The United States may impose sanctions against Ukraine if security forces intensify a crackdown on anti-government demonstrators in the capital's Independence Square.
US lawmakers said on Wednesday they were considering legislation to deny visas to Ukrainian officials or to freeze their American assets if violence escalates at the central protest camp.
White House deputy spokesman Josh Earnest said the US was "appalled" at how the government has handled the political crisis.
"The Ukrainian government's response to peaceful protests over the last two weeks has been completely unacceptable... The right to peaceful protest and assembly must be respected," Earnest said.
Kiev has been gripped by weeks of demonstrations by hundreds of thousands of people against President Viktor Yanukovich's decision to reject a European Union trade pact and steer Ukraine closer to Russia.
If he continues to use bulldozers and batons to break up peaceful demonstrations, there could be consequences.
Several dozen people were injured in the early hours of Wednesday when riot police and Interior Ministry special forces moved against the demonstrators' last stronghold in Independence Square.
Security forces initially tore down makeshift barricades but were eventually forced to retreat amid cheers from the demonstrators, whose ranks swelled through the night.
US Senate and House of Representatives aides cited discussions at the staff level about Congress responding to the unrest in Ukraine with legislation along the lines of the Magnitsky Act, which bars Russian officials believed to be involved in human-rights abuses from entering the United States.
Democratic Senator Chris Murphy, who chairs the Senate's Europe subcommittee, said lawmakers would be closely monitoring Yanukovich's conduct in the days ahead.
"If he continues to use bulldozers and batons to break up peaceful demonstrations, there could be consequences, real consequences, from the Congress," Murphy said.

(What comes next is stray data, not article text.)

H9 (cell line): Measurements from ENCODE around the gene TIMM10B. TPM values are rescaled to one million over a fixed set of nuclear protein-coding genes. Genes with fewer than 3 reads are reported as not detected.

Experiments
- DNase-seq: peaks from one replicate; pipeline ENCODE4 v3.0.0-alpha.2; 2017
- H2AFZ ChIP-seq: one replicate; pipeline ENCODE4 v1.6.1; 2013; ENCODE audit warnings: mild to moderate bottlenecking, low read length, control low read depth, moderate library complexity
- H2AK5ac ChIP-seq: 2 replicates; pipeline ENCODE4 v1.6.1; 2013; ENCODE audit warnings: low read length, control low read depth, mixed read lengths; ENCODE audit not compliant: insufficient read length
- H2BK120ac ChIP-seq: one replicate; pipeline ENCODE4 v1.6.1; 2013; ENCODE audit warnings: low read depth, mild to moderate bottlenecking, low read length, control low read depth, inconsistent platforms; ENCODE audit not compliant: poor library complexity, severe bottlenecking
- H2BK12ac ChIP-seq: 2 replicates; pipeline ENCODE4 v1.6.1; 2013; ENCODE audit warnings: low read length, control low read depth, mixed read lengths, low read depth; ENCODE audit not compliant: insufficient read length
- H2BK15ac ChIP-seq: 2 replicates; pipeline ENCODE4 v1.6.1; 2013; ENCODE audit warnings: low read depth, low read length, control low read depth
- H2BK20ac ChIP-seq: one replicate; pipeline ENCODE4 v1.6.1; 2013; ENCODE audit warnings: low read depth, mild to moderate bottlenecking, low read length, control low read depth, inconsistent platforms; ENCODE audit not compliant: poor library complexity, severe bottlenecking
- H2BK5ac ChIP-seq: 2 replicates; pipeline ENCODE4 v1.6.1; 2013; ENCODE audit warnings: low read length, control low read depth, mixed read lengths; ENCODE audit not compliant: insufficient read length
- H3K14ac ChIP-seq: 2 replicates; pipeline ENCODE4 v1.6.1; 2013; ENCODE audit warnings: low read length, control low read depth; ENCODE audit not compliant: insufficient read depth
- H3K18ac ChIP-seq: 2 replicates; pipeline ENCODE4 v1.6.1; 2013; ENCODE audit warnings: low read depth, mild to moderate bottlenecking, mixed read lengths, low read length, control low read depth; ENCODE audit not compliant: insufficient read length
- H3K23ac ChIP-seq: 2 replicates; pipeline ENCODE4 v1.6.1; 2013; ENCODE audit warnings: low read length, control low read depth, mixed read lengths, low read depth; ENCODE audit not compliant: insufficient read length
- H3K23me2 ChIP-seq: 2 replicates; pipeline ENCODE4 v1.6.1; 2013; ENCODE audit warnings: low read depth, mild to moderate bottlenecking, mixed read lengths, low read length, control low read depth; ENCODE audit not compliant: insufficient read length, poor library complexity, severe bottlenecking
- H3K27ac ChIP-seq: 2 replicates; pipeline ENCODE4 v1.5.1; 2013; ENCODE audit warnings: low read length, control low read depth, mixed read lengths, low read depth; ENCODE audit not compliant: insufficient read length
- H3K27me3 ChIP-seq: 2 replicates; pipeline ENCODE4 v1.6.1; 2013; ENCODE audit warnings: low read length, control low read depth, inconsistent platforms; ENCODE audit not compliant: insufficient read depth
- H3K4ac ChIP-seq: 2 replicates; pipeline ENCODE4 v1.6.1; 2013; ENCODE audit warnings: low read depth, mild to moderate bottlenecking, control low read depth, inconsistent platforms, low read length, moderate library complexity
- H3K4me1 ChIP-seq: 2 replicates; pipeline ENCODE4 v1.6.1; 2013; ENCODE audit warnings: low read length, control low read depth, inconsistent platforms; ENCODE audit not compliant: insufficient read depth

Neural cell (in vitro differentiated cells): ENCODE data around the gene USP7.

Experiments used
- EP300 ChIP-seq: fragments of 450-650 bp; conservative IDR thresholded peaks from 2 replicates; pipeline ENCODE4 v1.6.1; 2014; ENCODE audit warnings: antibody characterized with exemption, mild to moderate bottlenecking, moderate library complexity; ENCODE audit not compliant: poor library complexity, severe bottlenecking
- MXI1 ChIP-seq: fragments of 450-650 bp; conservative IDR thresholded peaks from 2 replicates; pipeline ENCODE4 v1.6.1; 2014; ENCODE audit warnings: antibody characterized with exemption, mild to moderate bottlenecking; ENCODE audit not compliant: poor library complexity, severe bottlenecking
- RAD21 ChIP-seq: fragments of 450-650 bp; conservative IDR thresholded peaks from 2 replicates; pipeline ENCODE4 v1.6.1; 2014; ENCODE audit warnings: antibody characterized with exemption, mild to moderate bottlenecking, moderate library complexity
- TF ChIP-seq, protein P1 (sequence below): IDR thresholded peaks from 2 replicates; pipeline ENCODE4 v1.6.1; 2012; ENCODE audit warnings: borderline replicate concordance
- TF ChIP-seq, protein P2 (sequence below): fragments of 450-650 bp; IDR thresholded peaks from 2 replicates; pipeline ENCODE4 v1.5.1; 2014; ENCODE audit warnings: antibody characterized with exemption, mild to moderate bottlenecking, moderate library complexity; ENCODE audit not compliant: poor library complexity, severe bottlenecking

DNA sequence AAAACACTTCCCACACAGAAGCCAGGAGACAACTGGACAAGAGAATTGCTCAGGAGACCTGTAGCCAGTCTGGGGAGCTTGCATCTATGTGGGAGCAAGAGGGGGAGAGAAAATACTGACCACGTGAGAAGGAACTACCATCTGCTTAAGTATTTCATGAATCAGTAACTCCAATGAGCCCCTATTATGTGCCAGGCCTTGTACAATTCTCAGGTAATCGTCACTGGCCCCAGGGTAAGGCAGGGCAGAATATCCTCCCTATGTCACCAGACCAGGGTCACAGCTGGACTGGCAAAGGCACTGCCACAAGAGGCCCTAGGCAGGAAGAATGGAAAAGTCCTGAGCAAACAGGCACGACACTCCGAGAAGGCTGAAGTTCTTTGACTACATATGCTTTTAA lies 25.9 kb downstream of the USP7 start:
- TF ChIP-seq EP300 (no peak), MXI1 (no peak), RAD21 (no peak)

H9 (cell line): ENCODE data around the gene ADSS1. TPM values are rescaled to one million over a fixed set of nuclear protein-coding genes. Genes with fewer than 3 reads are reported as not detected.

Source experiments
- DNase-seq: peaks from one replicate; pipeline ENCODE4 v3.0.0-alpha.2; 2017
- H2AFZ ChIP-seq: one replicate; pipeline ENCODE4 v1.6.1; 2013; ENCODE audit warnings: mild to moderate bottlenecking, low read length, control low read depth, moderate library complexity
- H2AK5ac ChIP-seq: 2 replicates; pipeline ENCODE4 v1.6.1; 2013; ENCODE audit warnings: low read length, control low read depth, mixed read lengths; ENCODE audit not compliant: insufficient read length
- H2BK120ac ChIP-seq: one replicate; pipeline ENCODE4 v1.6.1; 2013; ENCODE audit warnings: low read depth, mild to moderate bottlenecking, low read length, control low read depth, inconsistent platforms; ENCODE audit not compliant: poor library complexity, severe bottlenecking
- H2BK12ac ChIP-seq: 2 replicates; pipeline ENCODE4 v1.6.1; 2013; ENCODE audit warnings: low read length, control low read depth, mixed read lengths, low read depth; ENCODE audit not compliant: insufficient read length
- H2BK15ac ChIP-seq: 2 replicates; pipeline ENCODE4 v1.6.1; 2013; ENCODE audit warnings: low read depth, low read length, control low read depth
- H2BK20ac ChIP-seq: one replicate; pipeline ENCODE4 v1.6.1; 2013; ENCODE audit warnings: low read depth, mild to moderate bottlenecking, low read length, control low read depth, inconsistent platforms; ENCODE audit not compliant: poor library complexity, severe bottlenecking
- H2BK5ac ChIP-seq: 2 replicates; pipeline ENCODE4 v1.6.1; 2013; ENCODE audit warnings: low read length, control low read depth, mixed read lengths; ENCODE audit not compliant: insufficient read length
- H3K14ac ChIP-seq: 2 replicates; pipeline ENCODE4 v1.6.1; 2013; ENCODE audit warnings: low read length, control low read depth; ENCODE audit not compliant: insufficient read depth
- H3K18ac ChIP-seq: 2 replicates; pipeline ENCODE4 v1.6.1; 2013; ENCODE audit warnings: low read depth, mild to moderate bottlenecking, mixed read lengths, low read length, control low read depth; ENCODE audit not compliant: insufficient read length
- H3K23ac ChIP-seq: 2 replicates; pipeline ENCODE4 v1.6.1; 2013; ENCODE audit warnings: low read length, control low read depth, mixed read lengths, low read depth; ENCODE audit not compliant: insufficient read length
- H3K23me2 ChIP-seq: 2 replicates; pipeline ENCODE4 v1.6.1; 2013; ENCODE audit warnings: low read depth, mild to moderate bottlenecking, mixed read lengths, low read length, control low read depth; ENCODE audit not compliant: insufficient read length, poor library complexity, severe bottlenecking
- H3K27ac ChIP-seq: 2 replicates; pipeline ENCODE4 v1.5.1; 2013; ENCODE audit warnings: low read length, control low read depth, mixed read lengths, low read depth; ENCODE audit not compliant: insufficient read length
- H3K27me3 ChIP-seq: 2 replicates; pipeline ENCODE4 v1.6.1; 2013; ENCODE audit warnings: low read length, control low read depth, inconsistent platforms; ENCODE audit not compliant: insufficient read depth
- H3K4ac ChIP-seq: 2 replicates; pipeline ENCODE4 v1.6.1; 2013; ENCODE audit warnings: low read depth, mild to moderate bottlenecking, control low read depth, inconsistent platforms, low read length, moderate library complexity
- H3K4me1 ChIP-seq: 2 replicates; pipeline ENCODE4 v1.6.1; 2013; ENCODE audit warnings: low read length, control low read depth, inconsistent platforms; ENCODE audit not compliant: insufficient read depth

The US State Department said it was considering all options, including sanctions.
Ukraine's police have been criticised by the West for heavy-handedness in dealing with protests even before the latest crackdown, with dozens of demonstrators injured in clashes last week.
Yanukovich has pledged that the authorities would never use force against peaceful protests, and urged the opposition to sit down for talks.
"For the sake of achieving compromise I am calling on the opposition not to reject [talks], not to follow the path of confrontation and ultimatums," Yanukovich said in a statement on Wednesday.
But the opposition, which earlier ruled out any negotiations until he dismissed the government and punished riot police for crushing a smaller protest on November 30, pledged to do everything to topple the president.
"With what happened last night, Yanukovich closed off the path to any kind of compromise," opposition leader Vitaly Klitschko told a news conference, adding they "had planned to have talks with Yanukovich. We understand that Yanukovich has no wish to talk to the people and only understands physical force, which he uses against the protesters."
An estimated 5,000 pro-EU demonstrators were camping out in Independence Square on Wednesday night, reinforcing barricades with snow and sand bags.